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Mathew Brady Studio: Union Civil War Camp photograph of African Americans

 Collection — Folder: 1
Identifier: MSS 16833

Content Description

This collection contains an albumen photograph of a Union wagon camp in Virginia during the Civil War from the Washington D.C. studio of Mathew Brady. Brady was one of the earliest and most famous photographers in American history. He is best known for his scenes of the Civil War. He often photographed Black soldiers and laborers during the war, mostly in Union or contraband camps. The present image documents for posterity a number of Black soldiers and laborers working towards a Union victory in the Civil War, a watershed moment in the history for African American people.

The photograph measures 5 X 8 inches and is affixed to a 6 X 9 inches studio mount. It depicts numerous men standing amid three houses, tents, and a few wagons. One wagon has "U.S. 12 07" stenciled on its side. Among the soldiers and teamsters are five Black men.

Some of the men, dressed in simple work clothes, may have served as servants as "contraband of war," while other Black men in military uniform were likely enlisted as soldiers in the regiments of Black troops.

A penciled note on the verso reads, "Photograph of camp in Virginia where D.H. Plumb was located for a time in the Civil War." The most likely reference is to Reverend David Henry Plumb, a private in the 4th Massachusetts Cavalry, which served in Virginia in 1864-65. Reverend Plumb mustered into the 4th Massachusetts in January 1864 and served until July 1, 1865. A signature opposite the inscription reads "Helen Thomas," who was potentially a descendant of Plumb's due to the familiar nature of the inscription.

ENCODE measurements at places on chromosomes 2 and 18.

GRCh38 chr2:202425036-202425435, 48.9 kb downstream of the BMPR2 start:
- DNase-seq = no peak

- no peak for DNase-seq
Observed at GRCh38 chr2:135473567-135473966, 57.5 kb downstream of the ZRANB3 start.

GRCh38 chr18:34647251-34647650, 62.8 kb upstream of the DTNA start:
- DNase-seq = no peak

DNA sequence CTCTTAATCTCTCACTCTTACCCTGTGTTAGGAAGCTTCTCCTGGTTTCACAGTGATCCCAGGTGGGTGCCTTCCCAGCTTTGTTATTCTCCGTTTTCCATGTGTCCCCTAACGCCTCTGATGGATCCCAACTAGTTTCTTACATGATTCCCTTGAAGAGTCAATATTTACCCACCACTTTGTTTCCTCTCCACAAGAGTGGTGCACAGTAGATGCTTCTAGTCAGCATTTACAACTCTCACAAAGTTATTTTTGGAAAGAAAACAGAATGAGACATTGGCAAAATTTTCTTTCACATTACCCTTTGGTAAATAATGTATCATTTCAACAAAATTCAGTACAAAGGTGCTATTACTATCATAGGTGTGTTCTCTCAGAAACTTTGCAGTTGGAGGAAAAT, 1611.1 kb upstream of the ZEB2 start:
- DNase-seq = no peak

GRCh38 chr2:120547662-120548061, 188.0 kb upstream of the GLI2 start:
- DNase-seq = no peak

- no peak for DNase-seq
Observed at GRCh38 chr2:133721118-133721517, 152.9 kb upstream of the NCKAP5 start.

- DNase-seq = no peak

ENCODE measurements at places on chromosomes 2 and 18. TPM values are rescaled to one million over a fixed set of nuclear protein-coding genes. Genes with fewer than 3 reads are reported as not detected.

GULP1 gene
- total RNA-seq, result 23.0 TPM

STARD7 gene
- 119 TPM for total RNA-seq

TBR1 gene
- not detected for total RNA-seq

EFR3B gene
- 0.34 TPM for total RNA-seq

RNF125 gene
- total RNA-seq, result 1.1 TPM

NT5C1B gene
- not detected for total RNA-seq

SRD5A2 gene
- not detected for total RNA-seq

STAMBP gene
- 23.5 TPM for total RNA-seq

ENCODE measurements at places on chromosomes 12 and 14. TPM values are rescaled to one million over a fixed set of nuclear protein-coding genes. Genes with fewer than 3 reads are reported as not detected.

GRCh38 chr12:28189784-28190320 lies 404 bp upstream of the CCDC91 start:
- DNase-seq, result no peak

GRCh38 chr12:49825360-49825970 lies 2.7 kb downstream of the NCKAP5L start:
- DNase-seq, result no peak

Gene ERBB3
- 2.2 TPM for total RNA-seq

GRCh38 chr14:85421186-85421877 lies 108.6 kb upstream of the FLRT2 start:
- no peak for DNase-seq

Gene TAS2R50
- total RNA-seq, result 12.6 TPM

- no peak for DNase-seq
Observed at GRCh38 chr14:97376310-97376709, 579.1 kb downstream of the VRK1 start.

Sources: "Mathew Brady" Wikepedia. Accessed 4/4/24

Dealer information.


  • Creation: c.1864

Conditions Governing Access

The collection is open for research use.

Biographical / Historical

Mathew Brady (1822 or 1824-1896) was an American photographer as who was one of the earliest and most famous photographers in American history. He is best known for his scenes of the Civil War. He studied under inventor Samuel Morse, who pioneered the daguerreotype technique in America. Brady opened his own studio in New York City in 1844, and went on to photograph U.S. presidents John Quincy Adams, Abraham Lincoln, Andrew Jackson, Millard Fillmore and Martin Van Buren, among other public figures. Brady is credited with being the father of photojournalism.

When the Civil War began, Brady's use of a mobile studio and darkroom enabled thousands of vivid battlefield photographs to bring home the reality of war to the public. He also photographed generals and politicians on both sides of the conflict, though most of these were taken by his assistants rather than by Brady himself.

After the end of the Civil War, these pictures went out of fashion, and the government did not purchase the master copies as he had anticipated. Brady's fortunes declined sharply, and he died in debt.


.03 Cubic Feet (1 folder (letter))

Language of Materials


Immediate Source of Acquisition

This collection was purchased from McBride Rare Books by the Small Special Collections Library at the University of Virginia Library on 20 October 2023.

Related Materials

There are several books in our collections relating to Mathew Brady photographs including Mathew Brady: Portraits of a Nation; Mathew Brady: A Historian with a Camera; Brady's Album Gallery; and Gardner's photographic sketchbook of the war.

Mathew Brady Studio Union Civil War Camp photograph of African Americans
Ellen Welch
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Repository Details

Part of the Albert and Shirley Small Special Collections Library Repository

Albert and Shirley Small Special Collections Library
P.O. Box 400110
University of Virginia
Charlottesville Virginia 22904-4110 United States